Gaza Family Centers
addressing mental health distress in Gaza’s children
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Through the 12 Family Centers located throughout the Gaza Strip, since 2009 UNICEF and partners have offered integrated psychosocial support and child protection services to the boys and girls most affected by mental and psychosocial distress in the Gaza Strip, including children impacted by COVID-19. The protection services and life skills education we provide includes safe and interactive activities that are culturally and age-appropriate to help children and their families recover from stress and return to everyday life. To ensure a continuum of care, especially for the most vulnerable and affected children, case management services are provided that also enable referral for psychological and mental health support.
Strengthening child protection systems is a core priority of UNICEF’s work, as we strive to complement the efforts of partners that engage in humanitarian and development work. In response to both the protracted child protection crisis and recent events, UNICEF is now expanding its support of Family Centers in Gaza. These centers provide critical psychosocial support for children and families during emergencies, aiming to help them overcome difficult and traumatic experiences. Furthermore, they provide safe gathering points for families, offering spaces where children and their parents can come together for psychosocial care and support. Family Centers thus have proven to be a cost-effective solution for protection and psychosocial support. During any escalation in hostilities, Family Center staff have been at the forefront of delivering child protection services, ensuring referrals to essential health services and to remedial education support when advisable. Since January 2019, 33,600 children have received psychosocial support or had their specific case of mental health distress managed at a Gaza Family Center.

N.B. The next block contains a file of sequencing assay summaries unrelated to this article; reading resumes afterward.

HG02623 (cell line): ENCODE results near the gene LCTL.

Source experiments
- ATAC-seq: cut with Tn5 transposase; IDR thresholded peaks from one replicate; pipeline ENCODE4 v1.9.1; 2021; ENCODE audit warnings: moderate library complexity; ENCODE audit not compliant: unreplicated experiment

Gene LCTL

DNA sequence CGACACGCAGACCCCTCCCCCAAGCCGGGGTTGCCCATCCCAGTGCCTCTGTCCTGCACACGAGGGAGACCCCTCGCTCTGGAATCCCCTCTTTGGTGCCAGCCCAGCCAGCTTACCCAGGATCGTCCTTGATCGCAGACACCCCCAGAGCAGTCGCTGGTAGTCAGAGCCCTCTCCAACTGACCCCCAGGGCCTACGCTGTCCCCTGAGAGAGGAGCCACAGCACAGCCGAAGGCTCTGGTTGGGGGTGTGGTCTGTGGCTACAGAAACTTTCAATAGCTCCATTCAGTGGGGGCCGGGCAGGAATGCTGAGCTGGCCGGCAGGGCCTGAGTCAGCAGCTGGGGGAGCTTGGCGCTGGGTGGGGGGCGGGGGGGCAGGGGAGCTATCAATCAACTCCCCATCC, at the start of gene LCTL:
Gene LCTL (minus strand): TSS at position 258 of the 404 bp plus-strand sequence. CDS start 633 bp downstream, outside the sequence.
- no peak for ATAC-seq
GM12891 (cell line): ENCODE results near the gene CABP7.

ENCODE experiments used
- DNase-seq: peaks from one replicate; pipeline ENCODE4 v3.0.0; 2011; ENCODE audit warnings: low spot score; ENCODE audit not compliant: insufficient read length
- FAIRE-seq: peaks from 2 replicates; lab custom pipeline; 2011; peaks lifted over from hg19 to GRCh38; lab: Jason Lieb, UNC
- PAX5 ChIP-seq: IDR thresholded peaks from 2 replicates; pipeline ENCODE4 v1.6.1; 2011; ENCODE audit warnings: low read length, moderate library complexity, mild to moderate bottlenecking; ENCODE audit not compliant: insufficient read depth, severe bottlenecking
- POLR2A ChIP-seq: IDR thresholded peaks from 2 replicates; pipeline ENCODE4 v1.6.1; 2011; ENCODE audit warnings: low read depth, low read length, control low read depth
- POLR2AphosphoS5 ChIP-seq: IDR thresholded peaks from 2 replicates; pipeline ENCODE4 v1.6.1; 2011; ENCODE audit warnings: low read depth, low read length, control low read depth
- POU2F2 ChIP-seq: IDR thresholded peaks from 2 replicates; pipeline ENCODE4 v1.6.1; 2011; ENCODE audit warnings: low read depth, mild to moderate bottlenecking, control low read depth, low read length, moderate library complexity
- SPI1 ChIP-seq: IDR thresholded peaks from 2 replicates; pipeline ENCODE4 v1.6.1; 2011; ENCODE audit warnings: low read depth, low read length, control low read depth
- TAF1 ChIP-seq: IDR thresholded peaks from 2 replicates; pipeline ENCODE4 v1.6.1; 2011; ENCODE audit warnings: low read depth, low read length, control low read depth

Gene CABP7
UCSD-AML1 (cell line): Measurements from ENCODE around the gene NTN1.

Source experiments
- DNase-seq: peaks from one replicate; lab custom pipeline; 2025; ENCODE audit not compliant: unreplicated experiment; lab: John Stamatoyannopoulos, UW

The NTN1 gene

Family and community members receive assistance to help them better support their children in emergency situations. This includes awareness-raising sessions with the caregivers of vulnerable children, who are taught child protection measures that include topics such as positive parenting, psychological support for children, bed-wetting, early marriage, and child labor. These subject matters are informed mainly by the needs on the ground and respond to issues raised by the caregivers.
As explained by the children themselves, children in the Gaza Strip experienced traumatic conditions during the recent war:
“I hated night-time so much because the bombing happens at night. Bombs fall on the heads of people in their homes. The airplanes bombard randomly because they don’t see in the dark.” Ahmad, 10 years old
“I was afraid to go to the bathroom because I was afraid that rockets could be launched on us; so I used to take Mama with me to the bathroom.” Samira, 11 years old
“When they bombed the ground, our neighbors started screaming, and I got scared a lot when I saw the explosion and the fire. It makes me panic.” Rami, 9 years old
“I slept in Mama’s arms because of the bombing and because I was afraid to die.” Amira, 8 years old
“My family and I escaped and went to the school because they started firing at us from tanks; at the school they don’t bomb, but I was very frightened.” Sameer, 13 years old